Patent ductus arteriosus

The ductus arteriosus is a small blood vessel that connects the pulmonary artery to the aorta in the fetus so that blood bypasses the lungs. If this vessel fails to close up soon after birth, normal circulation is prevented. This disorder is often found in premature babies.

Coarctation of the aorta

In this congenital heart disorder there is a narrowing of an area in the aorta, which restricts the flow of blood to the lower part of the body. As a result, the heart muscle works harder to compensate, and the pressure of blood in the upper part of the body is raised. The disorder requires surgical treatment. Children with coarctation of the aorta may additionally have an abnormality of one or more of the four heart valves.

Valve defects

Any of the four heart valves may develop abnormally. The most common valve disorder is pulmonary stenosis. In this condition, the pulmonary valve, which opens to allow blood to flow from the right ventricle into the pulmonary artery, is narrowed so that blood flow is restricted. Defects of the aortic valve, which opens to allow blood to flow from the left ventricle into the aorta, are less common.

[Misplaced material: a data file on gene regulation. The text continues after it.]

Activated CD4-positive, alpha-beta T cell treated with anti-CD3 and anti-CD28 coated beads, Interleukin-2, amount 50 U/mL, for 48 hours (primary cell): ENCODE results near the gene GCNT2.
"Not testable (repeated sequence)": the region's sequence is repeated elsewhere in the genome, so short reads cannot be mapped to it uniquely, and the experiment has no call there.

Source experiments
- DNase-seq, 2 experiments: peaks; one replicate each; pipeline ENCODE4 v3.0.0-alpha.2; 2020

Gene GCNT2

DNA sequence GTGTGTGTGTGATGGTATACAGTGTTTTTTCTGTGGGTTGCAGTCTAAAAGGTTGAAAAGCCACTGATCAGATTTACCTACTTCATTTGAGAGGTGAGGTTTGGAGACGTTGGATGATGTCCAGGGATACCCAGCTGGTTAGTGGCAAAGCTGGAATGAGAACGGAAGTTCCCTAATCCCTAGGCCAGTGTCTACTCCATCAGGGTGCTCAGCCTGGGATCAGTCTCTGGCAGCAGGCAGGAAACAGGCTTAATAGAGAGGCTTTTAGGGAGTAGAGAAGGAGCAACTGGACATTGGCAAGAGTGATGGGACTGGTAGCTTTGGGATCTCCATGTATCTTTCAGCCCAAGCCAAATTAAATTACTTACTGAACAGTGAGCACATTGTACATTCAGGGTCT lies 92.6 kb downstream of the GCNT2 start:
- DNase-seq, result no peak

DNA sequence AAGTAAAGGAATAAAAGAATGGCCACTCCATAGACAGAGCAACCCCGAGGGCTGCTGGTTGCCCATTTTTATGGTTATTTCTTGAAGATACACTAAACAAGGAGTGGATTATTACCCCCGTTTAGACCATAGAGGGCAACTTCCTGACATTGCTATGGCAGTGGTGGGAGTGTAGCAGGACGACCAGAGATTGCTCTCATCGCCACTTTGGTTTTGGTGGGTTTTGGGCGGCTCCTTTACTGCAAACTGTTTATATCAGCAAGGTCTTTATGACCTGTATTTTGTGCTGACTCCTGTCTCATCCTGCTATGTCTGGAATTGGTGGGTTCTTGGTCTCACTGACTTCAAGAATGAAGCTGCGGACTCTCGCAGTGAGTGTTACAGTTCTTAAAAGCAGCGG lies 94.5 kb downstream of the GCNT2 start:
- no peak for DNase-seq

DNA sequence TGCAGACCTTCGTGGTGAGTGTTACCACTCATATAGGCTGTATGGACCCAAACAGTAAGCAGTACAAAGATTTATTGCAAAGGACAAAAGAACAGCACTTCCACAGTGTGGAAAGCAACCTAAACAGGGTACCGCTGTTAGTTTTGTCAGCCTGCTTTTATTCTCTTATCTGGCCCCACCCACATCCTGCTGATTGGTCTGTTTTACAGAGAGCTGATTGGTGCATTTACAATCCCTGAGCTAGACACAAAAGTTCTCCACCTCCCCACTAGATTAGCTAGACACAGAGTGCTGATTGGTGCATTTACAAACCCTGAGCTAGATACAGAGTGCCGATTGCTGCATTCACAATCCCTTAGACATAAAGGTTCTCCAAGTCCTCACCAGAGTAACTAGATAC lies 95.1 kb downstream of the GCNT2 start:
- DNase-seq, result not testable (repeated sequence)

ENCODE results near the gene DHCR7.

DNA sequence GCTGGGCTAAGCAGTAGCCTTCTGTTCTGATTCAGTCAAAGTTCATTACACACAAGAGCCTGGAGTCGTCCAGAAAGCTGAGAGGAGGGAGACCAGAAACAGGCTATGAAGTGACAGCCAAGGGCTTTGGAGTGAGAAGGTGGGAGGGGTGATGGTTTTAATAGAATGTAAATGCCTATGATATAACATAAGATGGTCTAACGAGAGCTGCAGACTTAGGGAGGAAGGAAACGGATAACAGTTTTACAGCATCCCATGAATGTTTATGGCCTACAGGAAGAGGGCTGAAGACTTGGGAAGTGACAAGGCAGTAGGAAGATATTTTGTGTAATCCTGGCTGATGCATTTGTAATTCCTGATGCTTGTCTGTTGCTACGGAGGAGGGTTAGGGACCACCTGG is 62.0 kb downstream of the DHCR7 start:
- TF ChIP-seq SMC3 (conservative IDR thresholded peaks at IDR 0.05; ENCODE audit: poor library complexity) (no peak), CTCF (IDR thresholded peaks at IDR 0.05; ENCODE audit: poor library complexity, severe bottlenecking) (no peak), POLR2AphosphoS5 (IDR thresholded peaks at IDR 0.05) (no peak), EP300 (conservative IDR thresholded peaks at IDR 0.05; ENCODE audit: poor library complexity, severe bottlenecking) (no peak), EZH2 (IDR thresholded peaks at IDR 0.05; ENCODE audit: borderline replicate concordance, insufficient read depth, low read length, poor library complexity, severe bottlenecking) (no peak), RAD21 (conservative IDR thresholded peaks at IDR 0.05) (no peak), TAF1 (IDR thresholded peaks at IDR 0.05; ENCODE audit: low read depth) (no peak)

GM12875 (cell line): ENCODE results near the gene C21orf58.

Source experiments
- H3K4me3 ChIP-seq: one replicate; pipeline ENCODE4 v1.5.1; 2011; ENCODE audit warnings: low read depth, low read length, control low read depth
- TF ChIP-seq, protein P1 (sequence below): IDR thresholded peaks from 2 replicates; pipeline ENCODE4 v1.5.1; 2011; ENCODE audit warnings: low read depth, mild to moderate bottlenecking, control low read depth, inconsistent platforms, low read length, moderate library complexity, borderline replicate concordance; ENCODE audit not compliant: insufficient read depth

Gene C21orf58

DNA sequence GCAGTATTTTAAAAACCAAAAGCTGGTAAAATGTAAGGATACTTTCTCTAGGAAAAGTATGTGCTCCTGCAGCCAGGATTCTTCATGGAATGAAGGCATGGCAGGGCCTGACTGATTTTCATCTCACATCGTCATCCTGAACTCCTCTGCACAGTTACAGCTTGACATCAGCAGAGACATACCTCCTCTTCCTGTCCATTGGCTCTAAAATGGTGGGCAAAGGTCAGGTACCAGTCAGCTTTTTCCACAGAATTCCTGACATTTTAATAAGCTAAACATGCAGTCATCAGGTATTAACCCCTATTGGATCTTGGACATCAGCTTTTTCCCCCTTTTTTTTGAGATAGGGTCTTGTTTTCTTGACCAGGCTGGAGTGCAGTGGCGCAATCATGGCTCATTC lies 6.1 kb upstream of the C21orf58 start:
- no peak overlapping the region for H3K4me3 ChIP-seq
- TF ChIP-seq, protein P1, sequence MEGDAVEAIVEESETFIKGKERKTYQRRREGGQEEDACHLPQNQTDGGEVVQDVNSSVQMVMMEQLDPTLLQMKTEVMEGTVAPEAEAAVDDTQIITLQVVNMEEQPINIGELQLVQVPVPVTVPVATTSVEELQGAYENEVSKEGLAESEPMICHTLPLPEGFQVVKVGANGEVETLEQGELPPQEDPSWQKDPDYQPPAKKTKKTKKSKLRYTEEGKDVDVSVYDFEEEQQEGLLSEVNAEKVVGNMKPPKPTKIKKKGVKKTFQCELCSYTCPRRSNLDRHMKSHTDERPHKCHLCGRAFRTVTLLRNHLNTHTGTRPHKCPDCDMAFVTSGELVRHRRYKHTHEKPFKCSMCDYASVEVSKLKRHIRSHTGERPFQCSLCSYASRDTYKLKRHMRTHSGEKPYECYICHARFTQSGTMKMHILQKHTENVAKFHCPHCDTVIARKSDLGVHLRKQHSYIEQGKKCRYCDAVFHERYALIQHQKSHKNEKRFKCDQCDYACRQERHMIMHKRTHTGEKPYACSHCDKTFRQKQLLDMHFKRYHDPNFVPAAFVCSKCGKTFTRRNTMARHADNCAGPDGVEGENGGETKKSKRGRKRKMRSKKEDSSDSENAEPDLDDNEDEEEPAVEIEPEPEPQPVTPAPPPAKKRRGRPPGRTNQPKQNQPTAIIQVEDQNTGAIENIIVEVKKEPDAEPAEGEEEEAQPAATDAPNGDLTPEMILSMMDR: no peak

Multiple defects

Sometimes, several heart defects occur together. In addition to placing extra strain on the heart, the defects usually prevent blood from passing through the lungs normally so that blood oxygen levels become very low. Tissues throughout the body may then become oxygen-starved. The most common multiple defect is Fallot’s tetralogy, in which four heart abnormalities occur together. These consist of a ventriculoseptal defect, obstruction to blood flow from the right ventricle (known as right ventricular outflow obstruction), a displaced aorta, and a thickened right ventricle. Another type of multiple defect is hypoplastic left heart syndrome, in which the chambers and valves on the left side of the heart are underdeveloped. This was once a fatal condition but can now sometimes be treated. A rarer multiple defect involves reversal of the positions of the aorta and the pulmonary artery.

What are the symptoms?

Minor congenital heart defects may not cause symptoms. When symptoms do occur, they vary depending on the severity and type of the heart defect. The symptoms of all types of congenital heart disease may include:

  • Shortness of breath, leading to difficulty in feeding and sweating.

  • Slow weight gain and growth.